"uuid","repository link","title","author","contributor","publication year","abstract","subject topic","language","publication type","publisher","isbn","issn","patent","patent status","bibliographic note","access restriction","embargo date","faculty","department","research group","programme","project","coordinates"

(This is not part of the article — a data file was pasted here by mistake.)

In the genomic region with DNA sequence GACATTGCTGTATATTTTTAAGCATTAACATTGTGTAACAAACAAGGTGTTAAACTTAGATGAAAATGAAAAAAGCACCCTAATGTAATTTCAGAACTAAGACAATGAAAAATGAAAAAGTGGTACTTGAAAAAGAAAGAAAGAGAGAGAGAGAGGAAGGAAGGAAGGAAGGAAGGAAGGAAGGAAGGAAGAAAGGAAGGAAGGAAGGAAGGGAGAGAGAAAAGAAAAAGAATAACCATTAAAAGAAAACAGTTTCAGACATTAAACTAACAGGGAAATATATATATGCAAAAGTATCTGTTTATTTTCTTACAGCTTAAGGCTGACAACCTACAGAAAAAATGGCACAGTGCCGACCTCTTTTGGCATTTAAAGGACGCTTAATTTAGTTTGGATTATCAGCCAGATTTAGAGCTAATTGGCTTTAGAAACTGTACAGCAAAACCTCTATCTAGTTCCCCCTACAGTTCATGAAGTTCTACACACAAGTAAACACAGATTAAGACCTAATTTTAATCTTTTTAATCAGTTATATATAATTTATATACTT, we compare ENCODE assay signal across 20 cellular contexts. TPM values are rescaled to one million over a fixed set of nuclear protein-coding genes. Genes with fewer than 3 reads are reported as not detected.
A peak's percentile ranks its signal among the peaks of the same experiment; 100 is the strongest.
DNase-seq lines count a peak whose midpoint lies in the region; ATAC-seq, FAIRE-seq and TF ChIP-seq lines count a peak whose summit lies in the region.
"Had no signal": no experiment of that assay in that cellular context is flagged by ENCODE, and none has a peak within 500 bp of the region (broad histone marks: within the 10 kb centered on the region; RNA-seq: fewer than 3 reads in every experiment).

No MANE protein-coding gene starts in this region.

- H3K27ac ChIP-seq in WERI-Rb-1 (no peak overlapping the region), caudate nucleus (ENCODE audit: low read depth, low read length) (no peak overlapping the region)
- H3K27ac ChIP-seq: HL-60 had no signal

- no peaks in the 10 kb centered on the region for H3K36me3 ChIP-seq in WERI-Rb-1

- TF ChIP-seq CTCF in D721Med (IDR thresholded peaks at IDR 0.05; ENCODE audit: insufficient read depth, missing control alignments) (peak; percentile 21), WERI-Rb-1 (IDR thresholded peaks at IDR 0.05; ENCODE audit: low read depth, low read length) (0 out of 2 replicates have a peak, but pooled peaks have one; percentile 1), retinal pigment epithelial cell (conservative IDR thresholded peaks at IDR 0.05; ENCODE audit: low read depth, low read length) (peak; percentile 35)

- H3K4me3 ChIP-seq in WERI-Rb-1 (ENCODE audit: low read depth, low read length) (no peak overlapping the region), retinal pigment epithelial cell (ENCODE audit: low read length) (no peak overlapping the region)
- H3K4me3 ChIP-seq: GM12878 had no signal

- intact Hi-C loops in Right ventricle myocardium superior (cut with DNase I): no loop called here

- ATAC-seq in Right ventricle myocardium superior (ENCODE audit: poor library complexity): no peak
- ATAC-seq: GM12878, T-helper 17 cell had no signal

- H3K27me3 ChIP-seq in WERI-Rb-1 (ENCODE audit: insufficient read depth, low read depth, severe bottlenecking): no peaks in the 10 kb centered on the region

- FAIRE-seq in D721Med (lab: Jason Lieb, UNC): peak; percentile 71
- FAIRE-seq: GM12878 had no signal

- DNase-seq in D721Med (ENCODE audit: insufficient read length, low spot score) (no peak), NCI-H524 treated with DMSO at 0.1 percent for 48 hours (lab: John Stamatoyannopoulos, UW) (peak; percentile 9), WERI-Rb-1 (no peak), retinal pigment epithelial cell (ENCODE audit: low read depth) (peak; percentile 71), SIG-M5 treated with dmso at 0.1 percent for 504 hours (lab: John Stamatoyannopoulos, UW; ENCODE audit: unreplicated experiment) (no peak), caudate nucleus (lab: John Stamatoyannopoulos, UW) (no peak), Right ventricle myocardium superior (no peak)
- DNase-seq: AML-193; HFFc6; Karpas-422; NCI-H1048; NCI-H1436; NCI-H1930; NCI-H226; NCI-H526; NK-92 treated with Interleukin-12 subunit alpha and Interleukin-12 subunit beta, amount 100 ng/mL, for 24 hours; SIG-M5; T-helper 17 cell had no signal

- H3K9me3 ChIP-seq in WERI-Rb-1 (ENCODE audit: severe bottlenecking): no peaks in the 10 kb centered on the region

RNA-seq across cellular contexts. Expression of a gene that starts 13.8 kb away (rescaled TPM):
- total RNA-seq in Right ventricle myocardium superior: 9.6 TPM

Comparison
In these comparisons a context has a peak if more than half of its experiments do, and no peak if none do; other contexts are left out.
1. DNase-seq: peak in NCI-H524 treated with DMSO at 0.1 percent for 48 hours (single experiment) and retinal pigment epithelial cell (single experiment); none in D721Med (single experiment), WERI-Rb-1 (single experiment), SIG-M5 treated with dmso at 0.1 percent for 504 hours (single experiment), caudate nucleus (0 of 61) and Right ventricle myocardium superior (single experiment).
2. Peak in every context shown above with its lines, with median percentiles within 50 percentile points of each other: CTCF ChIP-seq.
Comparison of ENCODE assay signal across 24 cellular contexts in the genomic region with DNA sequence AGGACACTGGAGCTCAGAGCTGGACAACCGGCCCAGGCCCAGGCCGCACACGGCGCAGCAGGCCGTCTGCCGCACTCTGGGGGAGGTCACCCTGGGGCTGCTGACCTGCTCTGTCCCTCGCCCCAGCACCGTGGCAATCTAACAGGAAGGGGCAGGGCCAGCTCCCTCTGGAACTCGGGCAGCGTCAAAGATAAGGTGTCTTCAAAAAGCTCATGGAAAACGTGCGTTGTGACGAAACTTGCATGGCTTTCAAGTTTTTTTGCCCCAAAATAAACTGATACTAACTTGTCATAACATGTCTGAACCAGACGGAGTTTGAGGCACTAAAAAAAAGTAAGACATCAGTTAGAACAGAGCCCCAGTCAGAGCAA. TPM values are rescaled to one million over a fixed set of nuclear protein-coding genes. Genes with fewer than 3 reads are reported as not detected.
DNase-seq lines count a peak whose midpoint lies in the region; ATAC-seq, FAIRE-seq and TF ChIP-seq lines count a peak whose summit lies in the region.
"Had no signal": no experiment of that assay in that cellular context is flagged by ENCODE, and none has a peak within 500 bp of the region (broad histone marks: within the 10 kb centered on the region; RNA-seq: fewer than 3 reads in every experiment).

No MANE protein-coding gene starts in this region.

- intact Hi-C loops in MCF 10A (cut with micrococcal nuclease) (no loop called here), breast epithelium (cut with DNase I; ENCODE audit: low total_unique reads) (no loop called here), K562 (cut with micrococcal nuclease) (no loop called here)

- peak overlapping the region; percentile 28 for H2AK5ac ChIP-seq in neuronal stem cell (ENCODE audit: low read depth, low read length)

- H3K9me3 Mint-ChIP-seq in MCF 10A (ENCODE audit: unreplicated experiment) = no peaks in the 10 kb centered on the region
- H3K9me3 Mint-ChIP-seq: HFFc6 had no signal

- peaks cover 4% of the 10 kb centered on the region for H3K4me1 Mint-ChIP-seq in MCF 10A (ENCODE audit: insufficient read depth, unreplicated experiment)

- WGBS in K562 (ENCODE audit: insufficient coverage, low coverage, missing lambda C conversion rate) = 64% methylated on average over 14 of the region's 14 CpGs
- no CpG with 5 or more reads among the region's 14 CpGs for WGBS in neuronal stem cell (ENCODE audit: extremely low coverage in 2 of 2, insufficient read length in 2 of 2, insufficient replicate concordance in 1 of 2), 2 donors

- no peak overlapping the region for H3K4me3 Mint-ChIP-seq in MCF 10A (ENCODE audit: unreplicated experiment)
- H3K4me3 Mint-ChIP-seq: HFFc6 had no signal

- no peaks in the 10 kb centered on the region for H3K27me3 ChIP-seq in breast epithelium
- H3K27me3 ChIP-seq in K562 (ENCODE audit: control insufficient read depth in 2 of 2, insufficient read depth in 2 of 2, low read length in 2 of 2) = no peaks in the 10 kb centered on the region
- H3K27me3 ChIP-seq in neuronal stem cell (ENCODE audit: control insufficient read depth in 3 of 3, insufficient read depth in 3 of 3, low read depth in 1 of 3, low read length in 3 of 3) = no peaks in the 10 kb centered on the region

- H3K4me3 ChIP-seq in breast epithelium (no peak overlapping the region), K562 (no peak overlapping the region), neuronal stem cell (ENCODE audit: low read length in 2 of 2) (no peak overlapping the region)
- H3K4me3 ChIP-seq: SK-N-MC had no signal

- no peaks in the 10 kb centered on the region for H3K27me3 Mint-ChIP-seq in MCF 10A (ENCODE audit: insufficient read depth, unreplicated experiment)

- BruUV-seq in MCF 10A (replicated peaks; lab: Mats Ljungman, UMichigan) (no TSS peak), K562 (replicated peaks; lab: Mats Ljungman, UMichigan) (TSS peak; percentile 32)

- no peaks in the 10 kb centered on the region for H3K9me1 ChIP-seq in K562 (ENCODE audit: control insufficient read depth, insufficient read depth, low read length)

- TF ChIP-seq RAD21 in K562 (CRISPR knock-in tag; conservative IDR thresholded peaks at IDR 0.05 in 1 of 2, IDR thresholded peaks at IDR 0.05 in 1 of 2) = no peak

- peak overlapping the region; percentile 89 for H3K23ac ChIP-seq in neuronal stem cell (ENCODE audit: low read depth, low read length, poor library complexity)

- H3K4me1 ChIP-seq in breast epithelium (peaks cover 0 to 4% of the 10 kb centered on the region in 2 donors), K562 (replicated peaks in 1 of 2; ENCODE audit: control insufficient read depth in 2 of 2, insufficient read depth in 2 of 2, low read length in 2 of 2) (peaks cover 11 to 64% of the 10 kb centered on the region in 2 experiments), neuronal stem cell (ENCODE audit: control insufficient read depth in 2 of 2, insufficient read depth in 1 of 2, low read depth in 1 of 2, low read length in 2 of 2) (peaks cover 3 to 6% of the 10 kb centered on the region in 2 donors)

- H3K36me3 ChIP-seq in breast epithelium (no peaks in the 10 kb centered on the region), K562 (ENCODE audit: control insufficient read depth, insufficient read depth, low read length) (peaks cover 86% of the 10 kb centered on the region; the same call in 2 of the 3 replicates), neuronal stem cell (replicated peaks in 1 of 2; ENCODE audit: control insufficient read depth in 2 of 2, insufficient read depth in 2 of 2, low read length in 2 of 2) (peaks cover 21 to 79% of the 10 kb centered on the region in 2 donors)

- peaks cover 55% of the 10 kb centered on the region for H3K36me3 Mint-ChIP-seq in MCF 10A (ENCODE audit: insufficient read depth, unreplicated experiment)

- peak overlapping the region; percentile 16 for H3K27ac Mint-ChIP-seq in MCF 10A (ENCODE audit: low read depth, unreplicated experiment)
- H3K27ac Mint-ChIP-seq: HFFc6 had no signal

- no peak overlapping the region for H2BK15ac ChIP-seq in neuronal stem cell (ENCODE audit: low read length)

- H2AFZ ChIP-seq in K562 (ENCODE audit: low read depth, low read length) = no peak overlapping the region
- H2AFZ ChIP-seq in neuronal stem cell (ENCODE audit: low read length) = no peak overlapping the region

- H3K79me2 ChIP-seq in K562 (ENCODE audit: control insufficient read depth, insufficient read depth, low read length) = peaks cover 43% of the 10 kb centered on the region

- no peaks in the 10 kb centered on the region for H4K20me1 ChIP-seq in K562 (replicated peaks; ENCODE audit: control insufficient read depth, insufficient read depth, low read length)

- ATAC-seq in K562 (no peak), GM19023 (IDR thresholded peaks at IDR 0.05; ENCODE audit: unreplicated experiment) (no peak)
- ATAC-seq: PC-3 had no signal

"uuid:89455d9a-fb38-42bf-b1db-03a8a5104bcf","http://resolver.tudelft.nl/uuid:89455d9a-fb38-42bf-b1db-03a8a5104bcf","Model and Sensor Based Nonlinear Adaptive Flight Control with Online System Identification","Sun, L.G.","Mulder, M. (promotor); Chu, Q.P. (promotor)","2014","Consensus exists that many loss-of-control (LOC) in flight accidents caused by severe aircraft damage or system failure could be prevented if flight performance could be recovered using the valid and remaining control authorities. However, the safe maneuverability of a post-failure aircraft will inevitably be reduced due to the malfunction. Non-conventional control strategies which rely on modern control techniques and computational power are essential to control systems in post-failure flight conditions to extract the most from the reduced, remaining aircraft control authorities and restore the flight performance of an aircraft or achieve a safe landing. One such non-conventional control strategy is called active fault tolerant flight control (FTFC), which is designed to detect changes in an aircraft's dynamics caused by structural, actuator, or sensor failure and accommodate the damage or failure using an adaptive reconfiguration mechanism. The active FTFC technique is able to deal with unanticipated and multiple simultaneous failures. The overall architecture of an active FTFC system ideally should consist of a fault detection and diagnosis (FDD) module, a state reconstruction unit, a reconfigurable control component, a control allocation unit and a flight envelope protection (FEP) unit. Generally speaking, FTFC systems can be classified into two types: model-based FTFC systems and model-free FTFC systems, according to whether any of the system's components require an aerodynamic model at their core or not. A model-based FTFC system contains an aerodynamic model identification (AMI) module, which supplies an accurate aircraft model to an indirect adaptive nonlinear controller in the reconfigurable control block, to a dynamic flight envelope determination algorithm in an FEP unit, or to an FDD unit. An aerodynamic model identification approach using a physical, interpretable modeling structure can detect and even quantify structural failures occurring in the aircraft structure or one of the control surfaces by monitoring changes in stability derivatives and control derivatives. There are many candidate control approaches which can achieve reconfiguration when designing a reconfigurable flight controller. These reconfigurable control methods may rely on many different reconfiguration mechanisms ranging from switching, model following, matching to adaptive compensation. These methods include nonlinear adaptive control which achieves reconfiguration through compensation, and this method is receiving increasing attention in the flight control aerospace research community. Nonlinear adaptive control is divided into direct adaptive control and indirect adaptive control, the difference is that the latter requires an online system model. Indirect adaptive control is also called model-based or modular adaptive control, which has some advantages over the direct adaptive control and other model-free control methods. One advantage is that a modular control approach has the potential to yield a more efficient controller which requires less control effort. Such an efficient controller can be achieved by maintaining useful damping terms of an identified system model in the closed-loop system. This is attributed to the good properties of many control design techniques such as backstepping such that the dynamics of an original system can be chosen to be canceled or maintained during a controller design process. Modular adaptive control also has an inherited shortcoming, it can only guarantee input-to-state stability, i.e. modular adaptive control cannot guarantee the stability of the overall closed-loop system because its stability proof relies on the certainty equivalence principle. The weakness of the certainty equivalence principle, i.e., convergence problem of the model parameters, can be improved by enhancing model accuracy or reliability, to do this, it becomes critical to develop advanced, powerful aerodynamic model identification approaches capable of capturing changes in flight dynamics either during a high maneuvering flight mission or a post-failure condition. Flight envelope protection is a necessary technique that should be applied by controller designers to prevent LOC incidents, taking into account highly maneuvering flight tasks and/or highly perturbed flight conditions due to the ongoing failure. An FEP component should provide a pilot with a safe flight envelope and pose constraints on the reference commands fed to an internal controller to make the commands achievable. An aerodynamic model that is valid over an entire flight envelope plays a crucial role in full-envelope modular adaptive control and flight envelope protection. A globally valid model is required for modular adaptive control to enable the designed controller to work properly in a large operating range. Once estimated, the global model in a model-based adaptive control method can be stored for later re-use when the same flight condition is revisited. Except being needed by a model-based controller, an accurate aerodynamic model is also required for flight envelope protection. Naturally, the estimated aerodynamic model has to be valid for the current aircraft configuration over the entire flight envelope to enable an evolution algorithm to estimate the boundary of the safe flight envelope for the current flight condition. However, only a limited number of model identification approaches are suited for estimating a globally valid aerodynamic model, and each existing possible candidate has variant shortcomings or limitations which make it hard to apply directly to identify an aircraft model. For example, neural networks usually yield a nontransparent model structure which is hard to interpret using physical knowledge of the system, and they commonly encounter a convergence problem. Most kernel methods fall into the nonparametric type of methods, which by nature need as many kernels as the data points under evaluation. It should be kept in mind that only equation-error type model identification methods were investigated in the work reported here. The assumption was made that a sufficiently accurate estimation of aircraft states was available. An alternate method to the modular adaptive reconfigurable control approach is the acceleration measurements-based incremental nonlinear control (AMINC) method. An accurate estimation of an aircraft is hard to achieve during a high maneuvering moment or at a transient period when the flight performance is highly perturbed due to aircraft failure. Incremental nonlinear controllers such as incremental nonlinear dynamic inversion (INDI), incremental backstepping (IBKS) and sensor-based backstepping (SBB) are suited for reconfigurable flight control designs in the sense that they do not require complete aircraft model knowledge. The main research question for the research presented here was: How can an advanced fault-tolerant flight control system be designed to increase the survivability of an aircraft? This led to two subsidiary questions: (1). How can the candidate function approximation methods, i.e. multivariate simplex B-splines and kernel methods, be improved in terms of approximation accuracy and computational efficiency, to meet the need of model-based adaptive control and online flight envelope protection? (2). What are the benefits of using an acceleration measurements-based control approach, i.e., the sensor based backstepping, as an alternative to a model-based adaptive control approach, when designing a reconfigurable flight controller to deal with aircraft failures in a generic fault-tolerant flight control (FTFC) system? With regard to reconfigurable control, the identified model should enable the controller to achieve active reconfiguration and restore the control performance. To answer these questions, four different global model identification methods and two nonlinear incremental adaptive controllers were developed. Two model identification methods use a parametric model structure namely standard multivariate simplex B-splines. The focus was placed on how to achieve fast parameter estimation during the research process for these two methods. In the third identification method, a new model structure called tensor-product simplex B-splines was extended from a single dimension case to a multidimensional case, with a focus on demonstrating the advantage of this new compound model structure in terms of the flexibility in model structure selection, computational efficiency and approximation power. The fourth method uses a kernel type model structure which is also parametric. The new recursive kernel approach was developed by combining a classical recursive kernel method with a novel support vector regression approach. A model identification method using standard multivariate simplex B-splines has many advantages, it can avoid the over-fitting problem which occurs with an ordinary polynomial method using a triangulation technique. The approximation power of a simplex B-spline based method is determined by the per-simplex polynomial order and smoothness order, and can be increased by increasing the density of the subdomains in a triangulation. This simplex B-spline based function approximation method guarantees that its output is bounded by the maximum and minimum B-coefficients, this facilitates its certification for future real life applications. The linear regression formulation of the simplex B-spline based method allows for applying most of the constrained recursive parameter estimation methods. Furthermore, the simplex B-spline based method has a sparse property, which can lead to high computational efficiency by adopting distributed computation or other modern computing techniques. However, a simplex B-spline method can easily yield a large amount of unknown parameters if the function dimension exceeds 4, which results in a high computational load considering the smoothness maintaining and covariance matrix updating. To enhance the computational efficiency of the model identification methods using simplex B-splines, two recursive linear-regression model identification methods were developed in this thesis: a substitution-based multivariate simplex B-spline (SB-MVSB) method and a recursive sequential multivariate simplex B-spline (RS-MVSB) method. In the SB-MVSB method, an efficient recursive solver is developed for a constrained linear regression problem when using simplex B-splines. The constrained linear regression problem is converted into a constraint-free linear regression problem using a general solution for the equality constraints. This transformation was shown to reduce the scale of the identification problem in terms of the number of unknown parameters, and thus the computational load required for the model identification method can be reduced. The RS-MVSB method consists of two consecutive procedures at one model evolution step. The first procedure achieves updating of a local model covering the current data point instead of a global model. The requirement of updating a complete covariance matrix is avoided by only updating one local model, and therefore the computational efficiency of this method is greatly enhanced. The second procedure guarantees a smooth transition between this local model and its neighboring local models. The computational complexity of SB-MVSB and RS-MVSB was given from a mathematician point of view, then, they were validated using simulated flight test data generated using a high-fidelity nonlinear model of an F-16 aircraft. Simulation results showed that both methods can achieve higher approximation accuracy than ordinary polynomial based methods, and both can be many, e.g. 10, times faster than an equality constraint recursive least squares based MVSB (ECRLS-MVSB) method. The second feature of these two methods facilitates their future onboard applications. Tensor-product simplex (TPS) B-splines provide a compound structure, which provide more flexibility than a standard simplex B-spline model during model structure selection. Using TPS B-splines, different dimension of inputs can be treated differently depending on their characteristics determined from a priori knowledge. In the work presented in this thesis, the TPS B-spline concept was extended from a single dimension case into a more general multidimensional case. Compared to standard simplex B-splines, TPS B-splines can make better use of a priori model knowledge. By reducing many unnecessary basis polynomials from the regression vector, TPS B-splines have the potential to lead to a lower computational load than standard simplex B-splines. The TPS B-spline method was validated using a data set generated from a high-fidelity nonlinear F-16 model. Simulation results showed that TPS B-splines can yield higher approximation power than standard simplex B-splines with less B-coefficients. Two similar recursive parametric kernel methods namely weight varying least squares support vector regression (WV-LSSVR) and Gaussian process kernel based LSSVR (GPK-LSSVR) were developed for aerodynamic model identification in this thesis. The focus of this work was enhancing the approximation power of a recursive parametric kernel method by choosing an optimal set of kernels for the kernel scheme. An offline method called improved recursive reduced LSSVR (IRR-LSSVR) was used to determine optimal kernels for a classical recursive kernel method. The new kernel method was validated using a series of public available benchmark data sets well known to researchers from the field of pattern recognition. GPK-LSSVR showed a higher approximation power than WV-LSSVR, and both of them showed a higher approximation power than a classical recursive kernel method based on k-means clustering. A novel type of acceleration measurements-based incremental flight control laws was investigated with the aim of providing a reconfigurable control unit with a powerful non-conventional flight control approach which could accommodate sudden structural or actuator failures occurring in an aircraft. The preferred model-free, incremental control approach used in this thesis was the SBB approach, which was initially developed for control designs of nonlinear nonaffine-in-control systems. The SBB approach achieves an accurate reference command tracking performance by approximate dynamic inversion. The SBB approach was extended to deal with sudden model changes in an aircraft caused by structural or actuator failures. A hybrid two-loop angular controller and a joint two-loop angular controller were designed for the RECOVER model. In the hybrid two-loop angular controller, the angular control loop was designed using a nonlinear dynamic inversion (NDI) control law, and the angular rate loop controller using the SBB approach. In the joint two-loop angular controller, the overall controller was designed using a backstepping technique with each loop stabilized recursively. Both angular controllers were validated using the RECOVER model with a focus on dealing with perturbed aircraft flight performance caused by failures. Two benchmark fault scenarios were selected: a rudder runaway case and a flight 1862 engine separation scenario. Simulation results showed that both control setups can guarantee the safety of the post-failure aircraft and achieve a proper reference tracking performance. In comparison with the hybrid NDI/SBB angular controller, the joint SBB angular controller resulted in a better reference tracking performance for the sideslip angle, especially in the engine separation case. An SBB controller contains a time scale parameter, other incremental control laws such as incremental NDI (INDI) and incremental backstepping (IBKS) involve a control effectiveness matrix. Before we can investigate how the time scale parameter or a control effectiveness matrix affect the control performance of an incremental flight controller, the parameter variations of a control effectiveness matrix need to be estimated and analyzed. The TPS B-spline method and an immersion and invariance (I&I) method were chosen to estimate a control effectiveness matrix for an F-16 aircraft. Although the I&I approach initially was not aimed at high modeling accuracy, it was assumed in this thesis that it is able to estimate the changing trend of the control derivatives. Simulation results showed that TPS B-splines capture the changes in the control derivatives better than the I&I approach in terms of consistency. For F-16, the control effectiveness matrix does not evidently affect the control performance of an incremental flight controller when a flight maneuver is moderate in terms of the variation of angle of attack and airspeed. Further research on modular adaptive reconfigurable control is required, for example incorporating the SB-MVSB method or the WV-LSSVR method into control designs to further check how well they are suited for modular adaptive control in terms of approximation power and onboard computational efficiency. Further research on acceleration measurements based reconfigurable control should include tests on the SIMONA simulator, realistic test-flight with UAV and research aircraft.","Fly-by-wire; Aerodynamic model; Adaptive control; Fault tolerant; Reconfiguration; Flight envelope protection; Simplex spline theory","en","doctoral thesis","Ipskamp Drukkers, Enschede, The Netherlands","","","","","","","","Aerospace Engineering","Control and Simulation","","","","51.987, 4.377"